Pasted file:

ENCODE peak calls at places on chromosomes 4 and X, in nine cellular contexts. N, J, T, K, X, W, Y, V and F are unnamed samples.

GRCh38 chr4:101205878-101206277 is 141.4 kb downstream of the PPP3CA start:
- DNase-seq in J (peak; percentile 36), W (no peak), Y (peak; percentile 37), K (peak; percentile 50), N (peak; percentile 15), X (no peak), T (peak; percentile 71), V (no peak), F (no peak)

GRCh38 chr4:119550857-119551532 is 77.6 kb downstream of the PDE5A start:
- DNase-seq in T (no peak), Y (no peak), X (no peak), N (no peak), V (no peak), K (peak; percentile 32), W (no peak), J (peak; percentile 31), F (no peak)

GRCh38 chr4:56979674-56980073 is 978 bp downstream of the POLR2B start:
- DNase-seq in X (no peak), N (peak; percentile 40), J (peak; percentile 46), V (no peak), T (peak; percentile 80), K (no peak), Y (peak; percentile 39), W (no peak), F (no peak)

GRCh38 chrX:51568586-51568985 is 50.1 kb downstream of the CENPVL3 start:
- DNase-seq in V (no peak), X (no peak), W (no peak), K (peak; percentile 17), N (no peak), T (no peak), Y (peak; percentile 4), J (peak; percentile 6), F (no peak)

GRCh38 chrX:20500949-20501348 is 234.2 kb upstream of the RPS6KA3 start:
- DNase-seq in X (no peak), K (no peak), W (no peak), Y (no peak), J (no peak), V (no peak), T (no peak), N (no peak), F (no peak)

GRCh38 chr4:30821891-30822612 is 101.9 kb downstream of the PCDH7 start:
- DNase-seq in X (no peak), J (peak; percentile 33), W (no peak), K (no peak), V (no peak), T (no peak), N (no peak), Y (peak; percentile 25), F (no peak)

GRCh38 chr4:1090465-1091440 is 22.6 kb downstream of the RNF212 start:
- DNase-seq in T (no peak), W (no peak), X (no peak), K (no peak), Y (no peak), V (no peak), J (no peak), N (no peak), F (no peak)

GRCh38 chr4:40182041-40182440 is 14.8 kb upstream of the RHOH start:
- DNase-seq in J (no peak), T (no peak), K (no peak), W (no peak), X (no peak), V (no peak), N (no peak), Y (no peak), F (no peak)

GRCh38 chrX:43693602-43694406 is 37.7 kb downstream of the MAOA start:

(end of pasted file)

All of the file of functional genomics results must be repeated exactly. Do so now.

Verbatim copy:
ENCODE peak calls at places on chromosomes 4 and X, in nine cellular contexts. N, J, T, K, X, W, Y, V and F are unnamed samples.

GRCh38 chr4:101205878-101206277 is 141.4 kb downstream of the PPP3CA start:
- DNase-seq in J (peak; percentile 36), W (no peak), Y (peak; percentile 37), K (peak; percentile 50), N (peak; percentile 15), X (no peak), T (peak; percentile 71), V (no peak), F (no peak)

GRCh38 chr4:119550857-119551532 is 77.6 kb downstream of the PDE5A start:
- DNase-seq in T (no peak), Y (no peak), X (no peak), N (no peak), V (no peak), K (peak; percentile 32), W (no peak), J (peak; percentile 31), F (no peak)

GRCh38 chr4:56979674-56980073 is 978 bp downstream of the POLR2B start:
- DNase-seq in X (no peak), N (peak; percentile 40), J (peak; percentile 46), V (no peak), T (peak; percentile 80), K (no peak), Y (peak; percentile 39), W (no peak), F (no peak)

GRCh38 chrX:51568586-51568985 is 50.1 kb downstream of the CENPVL3 start:
- DNase-seq in V (no peak), X (no peak), W (no peak), K (peak; percentile 17), N (no peak), T (no peak), Y (peak; percentile 4), J (peak; percentile 6), F (no peak)

GRCh38 chrX:20500949-20501348 is 234.2 kb upstream of the RPS6KA3 start:
- DNase-seq in X (no peak), K (no peak), W (no peak), Y (no peak), J (no peak), V (no peak), T (no peak), N (no peak), F (no peak)

GRCh38 chr4:30821891-30822612 is 101.9 kb downstream of the PCDH7 start:
- DNase-seq in X (no peak), J (peak; percentile 33), W (no peak), K (no peak), V (no peak), T (no peak), N (no peak), Y (peak; percentile 25), F (no peak)

GRCh38 chr4:1090465-1091440 is 22.6 kb downstream of the RNF212 start:
- DNase-seq in T (no peak), W (no peak), X (no peak), K (no peak), Y (no peak), V (no peak), J (no peak), N (no peak), F (no peak)

GRCh38 chr4:40182041-40182440 is 14.8 kb upstream of the RHOH start:
- DNase-seq in J (no peak), T (no peak), K (no peak), W (no peak), X (no peak), V (no peak), N (no peak), Y (no peak), F (no peak)

GRCh38 chrX:43693602-43694406 is 37.7 kb downstream of the MAOA start: